I haven’t written about it much, but I started group therapy in November. I went into it not sure it was a good idea (with a pretty crabby attitude, actually) but also with the hope that I would find warm, deep connections with a group of smart women.
It’s not really working out that way, though.
It didn’t help that I entered the group–which consists of seven women–right at a time of rapid turnover. The first real session I attended up focused on saying goodbye to two of the women who had been in the group for a while. In a way, it was sweet to hear people say their goodbyes and talk about what they learned from one another. But none of that meant anything to me or helped me make new connections.
Soon after, another woman left, and then another, and each time a substantial amount of the group (90 minutes) was spent on farewells. Meanwhile, since four people left, three new women joined (plus me). The new women were not just new to group, as I was, but new to therapy. They seem smart, nice, talented. But they are also cautious and hesitant about what they share. I hear a lot about how busy everyone is and how tired; they just need a good rest.
E facilitates the group, the same therapist I see individually. She is very light touch in her facilitation, overall, especially with new people. She did share a handout with everyone that encourages us to offer one another empathy and to address emotions but not to offer advice. Still, that’s hard when you aren’t used to it. So one time when I tried talking about ways that I find it hard to create the meaningful connections to people that I long for, one woman offered me the advice to go for a short walk if I feel upset about it. That just left me feeling frustrated and more alone than ever.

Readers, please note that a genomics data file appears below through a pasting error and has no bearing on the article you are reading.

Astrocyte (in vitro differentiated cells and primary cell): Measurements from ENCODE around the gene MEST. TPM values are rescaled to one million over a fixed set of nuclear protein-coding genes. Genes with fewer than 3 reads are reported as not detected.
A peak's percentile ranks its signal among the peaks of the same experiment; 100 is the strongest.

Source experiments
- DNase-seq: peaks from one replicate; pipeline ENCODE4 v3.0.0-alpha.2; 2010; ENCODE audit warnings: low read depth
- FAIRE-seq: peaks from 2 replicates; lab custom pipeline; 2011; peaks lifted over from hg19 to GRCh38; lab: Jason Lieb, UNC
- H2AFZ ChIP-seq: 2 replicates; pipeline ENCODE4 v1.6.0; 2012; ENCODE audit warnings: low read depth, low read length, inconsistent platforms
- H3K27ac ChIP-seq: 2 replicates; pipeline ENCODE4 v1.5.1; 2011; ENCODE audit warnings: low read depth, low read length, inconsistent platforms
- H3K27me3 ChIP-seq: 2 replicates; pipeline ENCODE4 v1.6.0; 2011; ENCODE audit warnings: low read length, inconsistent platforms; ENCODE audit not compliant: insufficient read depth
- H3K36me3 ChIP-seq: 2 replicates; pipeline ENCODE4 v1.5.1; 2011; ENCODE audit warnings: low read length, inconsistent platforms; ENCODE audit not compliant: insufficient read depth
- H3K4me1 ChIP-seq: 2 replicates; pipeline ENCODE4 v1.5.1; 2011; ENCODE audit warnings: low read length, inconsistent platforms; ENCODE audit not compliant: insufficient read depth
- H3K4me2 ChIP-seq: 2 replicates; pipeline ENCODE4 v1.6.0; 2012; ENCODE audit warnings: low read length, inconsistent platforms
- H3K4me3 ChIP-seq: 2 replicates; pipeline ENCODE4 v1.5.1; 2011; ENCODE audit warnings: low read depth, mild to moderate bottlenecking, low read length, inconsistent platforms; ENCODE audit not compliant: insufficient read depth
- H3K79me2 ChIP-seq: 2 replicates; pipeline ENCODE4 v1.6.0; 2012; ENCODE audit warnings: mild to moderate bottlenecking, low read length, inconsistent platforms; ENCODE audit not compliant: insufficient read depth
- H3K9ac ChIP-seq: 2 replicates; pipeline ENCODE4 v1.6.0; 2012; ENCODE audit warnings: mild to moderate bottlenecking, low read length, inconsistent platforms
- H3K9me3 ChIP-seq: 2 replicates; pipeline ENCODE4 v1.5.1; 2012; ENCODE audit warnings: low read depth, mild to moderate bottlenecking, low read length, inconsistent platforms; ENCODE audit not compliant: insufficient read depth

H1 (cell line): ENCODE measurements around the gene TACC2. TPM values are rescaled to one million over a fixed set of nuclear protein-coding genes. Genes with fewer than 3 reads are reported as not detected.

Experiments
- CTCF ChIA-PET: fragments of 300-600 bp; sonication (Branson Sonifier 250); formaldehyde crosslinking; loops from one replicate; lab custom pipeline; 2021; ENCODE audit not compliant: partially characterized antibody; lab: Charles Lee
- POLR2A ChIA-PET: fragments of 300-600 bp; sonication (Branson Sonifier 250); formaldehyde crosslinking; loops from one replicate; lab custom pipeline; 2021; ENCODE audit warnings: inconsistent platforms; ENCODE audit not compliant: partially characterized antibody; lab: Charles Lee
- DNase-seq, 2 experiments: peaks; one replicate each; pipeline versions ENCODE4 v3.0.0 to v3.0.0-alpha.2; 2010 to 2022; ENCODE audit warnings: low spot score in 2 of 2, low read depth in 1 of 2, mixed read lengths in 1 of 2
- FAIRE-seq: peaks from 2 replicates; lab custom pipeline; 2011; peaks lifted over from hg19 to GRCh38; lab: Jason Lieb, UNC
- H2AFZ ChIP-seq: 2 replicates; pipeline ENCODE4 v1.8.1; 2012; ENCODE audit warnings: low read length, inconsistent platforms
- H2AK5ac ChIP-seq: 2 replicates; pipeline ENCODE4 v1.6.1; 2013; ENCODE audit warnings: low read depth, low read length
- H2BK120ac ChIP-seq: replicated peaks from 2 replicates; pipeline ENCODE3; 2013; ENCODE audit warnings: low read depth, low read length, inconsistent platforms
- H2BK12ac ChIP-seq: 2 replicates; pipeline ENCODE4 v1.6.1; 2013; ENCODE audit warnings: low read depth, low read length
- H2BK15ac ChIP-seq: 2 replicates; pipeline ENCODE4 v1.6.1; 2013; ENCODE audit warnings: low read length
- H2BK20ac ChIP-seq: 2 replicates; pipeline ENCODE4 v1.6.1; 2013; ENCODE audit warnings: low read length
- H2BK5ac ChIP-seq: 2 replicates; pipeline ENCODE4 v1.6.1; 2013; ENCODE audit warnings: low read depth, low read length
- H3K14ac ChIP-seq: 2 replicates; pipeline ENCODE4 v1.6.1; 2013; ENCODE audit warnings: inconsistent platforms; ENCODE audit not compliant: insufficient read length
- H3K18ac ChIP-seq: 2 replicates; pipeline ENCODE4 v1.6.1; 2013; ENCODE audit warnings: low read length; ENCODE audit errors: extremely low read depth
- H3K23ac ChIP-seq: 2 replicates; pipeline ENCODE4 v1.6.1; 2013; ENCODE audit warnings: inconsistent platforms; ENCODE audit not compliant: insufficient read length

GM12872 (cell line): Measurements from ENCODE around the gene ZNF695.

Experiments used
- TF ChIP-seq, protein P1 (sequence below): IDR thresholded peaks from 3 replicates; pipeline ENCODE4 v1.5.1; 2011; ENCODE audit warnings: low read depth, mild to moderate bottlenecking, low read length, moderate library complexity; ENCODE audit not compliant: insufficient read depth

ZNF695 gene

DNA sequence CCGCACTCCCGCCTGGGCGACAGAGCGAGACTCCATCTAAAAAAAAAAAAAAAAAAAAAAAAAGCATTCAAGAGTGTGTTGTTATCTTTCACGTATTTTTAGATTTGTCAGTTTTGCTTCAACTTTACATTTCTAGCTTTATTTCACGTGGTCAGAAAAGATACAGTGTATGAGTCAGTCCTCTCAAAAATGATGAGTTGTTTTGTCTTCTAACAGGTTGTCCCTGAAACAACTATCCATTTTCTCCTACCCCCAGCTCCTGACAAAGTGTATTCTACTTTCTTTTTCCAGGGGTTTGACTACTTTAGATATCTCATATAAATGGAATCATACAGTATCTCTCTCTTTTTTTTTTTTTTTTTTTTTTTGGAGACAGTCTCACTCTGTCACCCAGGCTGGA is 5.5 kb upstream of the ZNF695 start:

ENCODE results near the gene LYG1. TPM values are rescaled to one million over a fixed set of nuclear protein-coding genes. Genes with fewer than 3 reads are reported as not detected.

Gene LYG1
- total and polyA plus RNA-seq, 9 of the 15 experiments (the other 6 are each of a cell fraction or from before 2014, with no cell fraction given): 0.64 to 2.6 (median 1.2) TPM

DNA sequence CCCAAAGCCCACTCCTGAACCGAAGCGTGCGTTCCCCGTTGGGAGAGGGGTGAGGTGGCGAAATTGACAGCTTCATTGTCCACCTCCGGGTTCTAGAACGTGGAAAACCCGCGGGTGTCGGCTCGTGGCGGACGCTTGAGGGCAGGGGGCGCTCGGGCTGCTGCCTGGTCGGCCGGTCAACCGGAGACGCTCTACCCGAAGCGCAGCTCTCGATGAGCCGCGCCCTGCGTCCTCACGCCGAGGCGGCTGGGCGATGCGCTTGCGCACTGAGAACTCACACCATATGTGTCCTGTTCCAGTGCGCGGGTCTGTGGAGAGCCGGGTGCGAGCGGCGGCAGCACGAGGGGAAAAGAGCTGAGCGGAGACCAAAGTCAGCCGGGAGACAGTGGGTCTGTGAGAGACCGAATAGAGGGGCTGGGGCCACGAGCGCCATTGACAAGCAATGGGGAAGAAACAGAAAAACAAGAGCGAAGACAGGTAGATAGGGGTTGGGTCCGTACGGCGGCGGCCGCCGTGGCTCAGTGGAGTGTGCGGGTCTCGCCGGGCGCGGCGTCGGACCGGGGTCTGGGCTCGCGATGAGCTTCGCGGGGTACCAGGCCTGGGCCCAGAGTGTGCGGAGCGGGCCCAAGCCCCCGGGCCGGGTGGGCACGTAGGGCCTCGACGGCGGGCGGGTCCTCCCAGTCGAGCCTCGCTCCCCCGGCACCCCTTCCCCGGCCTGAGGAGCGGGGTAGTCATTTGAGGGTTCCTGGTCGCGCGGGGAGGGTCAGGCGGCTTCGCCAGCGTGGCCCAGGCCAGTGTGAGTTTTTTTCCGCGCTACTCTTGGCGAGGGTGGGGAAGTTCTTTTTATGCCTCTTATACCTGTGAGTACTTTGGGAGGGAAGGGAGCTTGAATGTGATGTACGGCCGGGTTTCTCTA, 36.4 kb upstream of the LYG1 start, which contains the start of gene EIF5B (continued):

I just don’t know that this group is offering me much. I told E, when I started, that I would give it six months. It’s been about that now, so I am asking myself, do I want to continue or quit?
The case for staying: the women all seem kind. There’s one in particular that I’d like to become friends with. Also, it’s a place to come and just be as you are, without having to pretend that everything is fine. It allows me to hear the ways in which others struggle, which helps remind me that I’m not the only one with self-doubts and major questions about my life.
The case for leaving: The conversation is usually not as deep as I would like; the tendency to focus on minutiae of workplace tensions or stress doesn’t speak to what I’m working on. Some days I leave feeling lonely. Also, there are some things I don’t like about the group, such as the way many women arrive late or don’t show up sometimes for weeks at a time, which makes it hard to have a cohesive group.
A reason to stay, at least for a while longer: Maybe I could try to be more open about the issues that I care about now, such as how to be present during sex, or accepting myself even when I’m triggered. Maybe if I push the limits of the group, I could help make it what I would like it to be. The idea of talking about deep, important, confusing emotions with a safe group of women still holds appeal.
Other reasons to leave: Another woman will leave the group soon, because she’s moving away. And that means we will have yet another newcomer join us. Also, we meet the evening, and now that it’s getting to be summer, that’s a nice time to spend in the garden with my husband or going for a walk. Maybe that would be a more rewarding way to spend my time.
I don’t know. What should I get out of group? What do people get out of group therapy, when it feels right? Do I just need an attitude adjustment? Or is my very uncertainty a sign that group therapy, or at least this group, is not what I need?
I mentioned the other day that I am really re-thinking my approach to therapy, and this just fits into that larger question: what do I need at this stage of my life to support myself and live as healthy a life as possible? And beneath that there lurks a secondary question: how ready am I to see E less often? How can I care for the inner toddler who still longs for her?
CREDIT: Image modified from a photo by Mārtiņš Zemlickis on Unsplash